lifestyle

The hidden plastic lurking in everyday items you might not expect


Wait… chewing gum? (Picture: Getty/Metro.co.uk)

If you’re making a conscious effort to be more environmentally friendly, you’re probably trying to be careful about how much plastic you use.

Ok, you’ve ditched the cling-film in favour of reusable containers, you use soap bars now instead of bottles of shower gel. But what about hidden plastics?

There is plastic lurking in tonnes of everyday products – and most of us don’t even realise it’s there.

The good news is that there are environmentally friendly versions of most of these products, but you can’t make a change unless you know where to find these sneaky bits of plastic.

Yogesh Bali, managing director at Nothing Wasted, has outlined some of the everyday products that can contain hidden plastics – to help you make smarter and greener choices.

Foods

‘Micro plastics are either deliberately placed in some of our foods or, due to plastic pollution, are starting to seep into our very natural food supply,’ Yogesh tells Metro.co.uk.

‘Italian university researchers have found microplastics in everyday essentials such a lettuce, broccoli and potatoes with the highest levels found in apples and carrots.’

Below are some items that Yogesh says we all use without realising the hidden plastic content:

Teabags

‘Most teabags contain plastic to keep the tea in the bag, keep the bag’s shape and keep them heat resistant,’ he explains. Yogesh adds that In the UK, we make over 160 million cups of tea every day – that is a lot of plastic.

‘There are some degradable brands out there now which use PLA (a commercial compostable type of plastic). However, these present their own challenges and the box they come in usually has plastic inside or out.

‘There are tea infusers in the market now where you can use loose leaf tea so you can make your own wonderful concoctions.’

Chewing gum

‘Chewing gum has been around for thousands of years, the only difference is, we’ve made it super durable, super strong and super hard to get rid of,’ says Yogesh.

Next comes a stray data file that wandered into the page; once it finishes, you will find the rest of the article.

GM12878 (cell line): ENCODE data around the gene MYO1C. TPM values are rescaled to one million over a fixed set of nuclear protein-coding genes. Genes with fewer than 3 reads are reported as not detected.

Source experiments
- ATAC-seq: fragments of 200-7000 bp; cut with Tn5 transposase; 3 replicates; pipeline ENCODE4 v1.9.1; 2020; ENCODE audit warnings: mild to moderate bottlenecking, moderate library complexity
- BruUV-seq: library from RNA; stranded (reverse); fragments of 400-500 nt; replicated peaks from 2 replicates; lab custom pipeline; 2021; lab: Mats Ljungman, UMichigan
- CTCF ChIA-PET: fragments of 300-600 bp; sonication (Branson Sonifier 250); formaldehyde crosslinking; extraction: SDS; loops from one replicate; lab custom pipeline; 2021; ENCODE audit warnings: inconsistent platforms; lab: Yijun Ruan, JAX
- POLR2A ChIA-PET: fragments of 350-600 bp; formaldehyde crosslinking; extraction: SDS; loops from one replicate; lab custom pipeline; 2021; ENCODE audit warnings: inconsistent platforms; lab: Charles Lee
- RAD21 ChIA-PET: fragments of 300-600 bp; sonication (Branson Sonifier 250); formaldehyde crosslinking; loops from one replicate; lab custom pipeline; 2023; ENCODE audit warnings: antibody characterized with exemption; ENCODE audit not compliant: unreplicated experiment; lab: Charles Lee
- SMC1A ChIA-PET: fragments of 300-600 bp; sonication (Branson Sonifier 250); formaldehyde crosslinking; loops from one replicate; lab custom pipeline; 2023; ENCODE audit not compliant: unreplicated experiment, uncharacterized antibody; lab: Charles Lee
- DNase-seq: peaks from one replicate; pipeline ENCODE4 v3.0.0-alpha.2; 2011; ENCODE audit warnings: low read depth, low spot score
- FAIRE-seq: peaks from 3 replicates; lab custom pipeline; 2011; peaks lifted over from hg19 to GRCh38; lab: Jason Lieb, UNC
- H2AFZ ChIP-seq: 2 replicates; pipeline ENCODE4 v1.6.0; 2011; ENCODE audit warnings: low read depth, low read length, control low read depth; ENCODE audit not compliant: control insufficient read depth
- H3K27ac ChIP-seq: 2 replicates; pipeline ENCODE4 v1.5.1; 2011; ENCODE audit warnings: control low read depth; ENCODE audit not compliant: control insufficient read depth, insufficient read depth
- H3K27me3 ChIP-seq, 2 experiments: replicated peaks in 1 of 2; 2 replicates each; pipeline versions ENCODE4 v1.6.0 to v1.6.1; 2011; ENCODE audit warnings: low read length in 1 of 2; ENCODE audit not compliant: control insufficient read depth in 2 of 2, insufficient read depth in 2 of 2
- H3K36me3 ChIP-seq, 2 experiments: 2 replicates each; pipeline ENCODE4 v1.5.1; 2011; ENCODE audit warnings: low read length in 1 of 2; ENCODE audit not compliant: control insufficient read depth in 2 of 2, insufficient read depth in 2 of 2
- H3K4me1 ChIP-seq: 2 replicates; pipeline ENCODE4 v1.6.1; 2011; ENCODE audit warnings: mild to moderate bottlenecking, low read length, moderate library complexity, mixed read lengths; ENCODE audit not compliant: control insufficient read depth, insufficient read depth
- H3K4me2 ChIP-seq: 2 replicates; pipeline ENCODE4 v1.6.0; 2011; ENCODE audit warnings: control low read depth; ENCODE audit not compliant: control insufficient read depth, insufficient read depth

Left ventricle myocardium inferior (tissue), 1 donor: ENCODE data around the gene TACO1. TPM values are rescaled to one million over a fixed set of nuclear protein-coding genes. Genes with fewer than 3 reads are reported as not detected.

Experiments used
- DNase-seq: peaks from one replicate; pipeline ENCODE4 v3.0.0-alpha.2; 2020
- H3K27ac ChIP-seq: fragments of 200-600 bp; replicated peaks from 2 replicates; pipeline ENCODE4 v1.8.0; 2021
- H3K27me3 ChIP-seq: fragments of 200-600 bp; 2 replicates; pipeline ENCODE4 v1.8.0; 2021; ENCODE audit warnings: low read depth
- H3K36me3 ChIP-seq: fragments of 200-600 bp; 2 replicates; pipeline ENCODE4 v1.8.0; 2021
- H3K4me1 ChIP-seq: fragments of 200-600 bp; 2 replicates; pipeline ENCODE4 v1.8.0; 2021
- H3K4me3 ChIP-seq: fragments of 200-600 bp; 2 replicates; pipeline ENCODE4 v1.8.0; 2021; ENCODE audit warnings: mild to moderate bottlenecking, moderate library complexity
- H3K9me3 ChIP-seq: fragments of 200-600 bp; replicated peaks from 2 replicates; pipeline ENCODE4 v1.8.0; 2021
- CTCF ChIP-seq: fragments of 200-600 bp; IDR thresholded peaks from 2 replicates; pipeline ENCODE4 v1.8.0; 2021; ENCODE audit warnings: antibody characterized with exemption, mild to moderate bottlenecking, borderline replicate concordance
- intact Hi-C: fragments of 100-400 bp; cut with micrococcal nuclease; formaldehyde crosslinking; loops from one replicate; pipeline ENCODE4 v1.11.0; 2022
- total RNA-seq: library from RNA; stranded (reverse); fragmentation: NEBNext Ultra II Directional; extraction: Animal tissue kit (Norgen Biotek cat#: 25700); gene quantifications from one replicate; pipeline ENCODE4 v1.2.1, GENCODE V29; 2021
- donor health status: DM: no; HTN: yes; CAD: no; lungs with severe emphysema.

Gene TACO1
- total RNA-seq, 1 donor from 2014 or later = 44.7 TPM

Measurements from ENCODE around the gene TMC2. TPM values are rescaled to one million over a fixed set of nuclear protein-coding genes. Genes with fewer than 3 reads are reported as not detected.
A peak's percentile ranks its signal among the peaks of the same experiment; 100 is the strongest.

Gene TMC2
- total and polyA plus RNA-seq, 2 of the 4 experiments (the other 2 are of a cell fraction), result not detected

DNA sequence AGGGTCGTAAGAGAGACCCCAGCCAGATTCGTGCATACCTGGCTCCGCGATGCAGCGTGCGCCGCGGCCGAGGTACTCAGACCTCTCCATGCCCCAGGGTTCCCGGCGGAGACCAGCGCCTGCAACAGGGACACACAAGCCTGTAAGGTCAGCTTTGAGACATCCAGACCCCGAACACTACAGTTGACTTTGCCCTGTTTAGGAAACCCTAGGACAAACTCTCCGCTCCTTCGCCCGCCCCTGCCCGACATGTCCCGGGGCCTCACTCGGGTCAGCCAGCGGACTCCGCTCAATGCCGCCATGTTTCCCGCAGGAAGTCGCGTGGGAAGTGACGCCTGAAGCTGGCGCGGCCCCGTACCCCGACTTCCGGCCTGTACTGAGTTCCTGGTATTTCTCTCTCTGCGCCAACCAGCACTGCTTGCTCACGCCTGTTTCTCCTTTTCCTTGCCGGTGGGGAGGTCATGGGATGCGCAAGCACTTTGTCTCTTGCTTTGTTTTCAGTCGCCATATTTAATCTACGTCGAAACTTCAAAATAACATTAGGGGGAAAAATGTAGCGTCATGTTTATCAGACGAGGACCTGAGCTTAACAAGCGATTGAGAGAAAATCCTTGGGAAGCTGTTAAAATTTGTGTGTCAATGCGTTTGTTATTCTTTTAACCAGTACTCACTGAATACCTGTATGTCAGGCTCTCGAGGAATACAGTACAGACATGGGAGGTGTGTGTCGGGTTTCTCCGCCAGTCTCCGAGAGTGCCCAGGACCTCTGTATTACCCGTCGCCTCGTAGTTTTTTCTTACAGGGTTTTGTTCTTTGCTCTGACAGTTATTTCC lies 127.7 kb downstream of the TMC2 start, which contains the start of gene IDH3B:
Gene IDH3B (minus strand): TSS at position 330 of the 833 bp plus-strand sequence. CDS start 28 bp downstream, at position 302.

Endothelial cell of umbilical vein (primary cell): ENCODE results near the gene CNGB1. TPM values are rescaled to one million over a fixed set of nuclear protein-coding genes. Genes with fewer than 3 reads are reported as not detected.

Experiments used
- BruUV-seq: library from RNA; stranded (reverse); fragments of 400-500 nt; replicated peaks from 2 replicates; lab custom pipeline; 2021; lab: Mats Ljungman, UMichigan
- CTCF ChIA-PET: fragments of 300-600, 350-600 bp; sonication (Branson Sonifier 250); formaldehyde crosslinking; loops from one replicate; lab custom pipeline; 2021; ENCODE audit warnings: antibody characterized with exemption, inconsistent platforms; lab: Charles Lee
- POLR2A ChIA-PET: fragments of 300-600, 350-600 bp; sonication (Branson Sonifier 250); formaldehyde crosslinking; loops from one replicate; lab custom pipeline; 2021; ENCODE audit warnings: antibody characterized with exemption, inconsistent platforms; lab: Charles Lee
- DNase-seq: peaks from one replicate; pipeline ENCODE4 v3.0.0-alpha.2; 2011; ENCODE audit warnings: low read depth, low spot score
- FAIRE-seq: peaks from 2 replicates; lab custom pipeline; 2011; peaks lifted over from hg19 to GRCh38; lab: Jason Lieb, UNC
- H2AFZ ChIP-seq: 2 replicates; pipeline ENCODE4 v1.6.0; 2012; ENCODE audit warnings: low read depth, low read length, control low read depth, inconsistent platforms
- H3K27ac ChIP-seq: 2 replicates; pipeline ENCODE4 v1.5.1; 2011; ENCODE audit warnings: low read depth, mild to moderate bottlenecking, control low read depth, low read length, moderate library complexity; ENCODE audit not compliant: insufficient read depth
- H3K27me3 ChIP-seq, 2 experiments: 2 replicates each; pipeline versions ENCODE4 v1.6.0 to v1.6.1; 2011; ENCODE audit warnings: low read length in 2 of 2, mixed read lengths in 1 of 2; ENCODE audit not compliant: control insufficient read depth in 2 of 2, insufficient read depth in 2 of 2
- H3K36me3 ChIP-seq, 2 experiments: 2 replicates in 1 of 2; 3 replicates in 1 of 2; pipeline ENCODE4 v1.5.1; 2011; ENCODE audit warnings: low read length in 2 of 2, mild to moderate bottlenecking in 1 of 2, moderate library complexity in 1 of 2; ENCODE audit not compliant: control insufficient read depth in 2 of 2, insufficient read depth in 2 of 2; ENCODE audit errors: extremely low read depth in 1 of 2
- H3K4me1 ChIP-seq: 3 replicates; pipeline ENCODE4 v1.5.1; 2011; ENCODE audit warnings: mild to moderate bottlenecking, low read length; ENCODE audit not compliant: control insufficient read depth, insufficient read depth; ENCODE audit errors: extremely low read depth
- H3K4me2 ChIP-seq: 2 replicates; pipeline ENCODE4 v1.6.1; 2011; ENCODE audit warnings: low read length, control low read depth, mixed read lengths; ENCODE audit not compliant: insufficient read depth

He explains that most gum bases contain plastic with a leading ingredient being polyisobutylene – which is the same material tyres are made out of.

‘The other material used is polyvinyl which is also used in glue and rubber. Now we know why we’re told not to swallow chewing gum.’

Sea salt

All that plastic in the ocean finds its way into the salt we all use (Picture: Getty)

Yogesh says sea salt is a clear example of plastic pollution on an everyday item almost all of us use.

‘Studies have found that 90% of table salt contains micro plastics,’ he says.

‘This is due to the levels of plastic in the sea where salt is derived. An average of 2,000 micro plastic particles are consumed per person, per year through salt.

‘Although this item is specific to salt, the hidden plastic in sea water impacts all sea born products.’

Non-foods

‘Plastic is woven into our everyday lives in such a way that we can not easily distinguish it from more natural materials we use,’ says Yogesh.

Clothing

‘The clothes we wear contain plastic,’ says Yogesh. ‘That’s right, the trendy jeans and top you’re wearing, or the lovely dress, probably has plastic in it.

‘Every time we wash our cloths they shed a little bit of plastic which passes through water treatment centres into our rivers and oceans.

‘These are in turn ingested by fish and make their way through the food chain onto our plate.

‘There are alternatives out there, check the labels for natural materials like cotton, bamboo or hemp.’

Wet wipes

We have all used disposable wet wipes for cleaning up spills, removing make-up or changing nappies. But these wipes are made to be durable using combined cotton with polyester (which is plastic).

‘Disposing of these means that each wipe will remain on the planet for hundreds of years,’ says Yogesh. ‘Another major problem with these is that people often flush them down the toilet.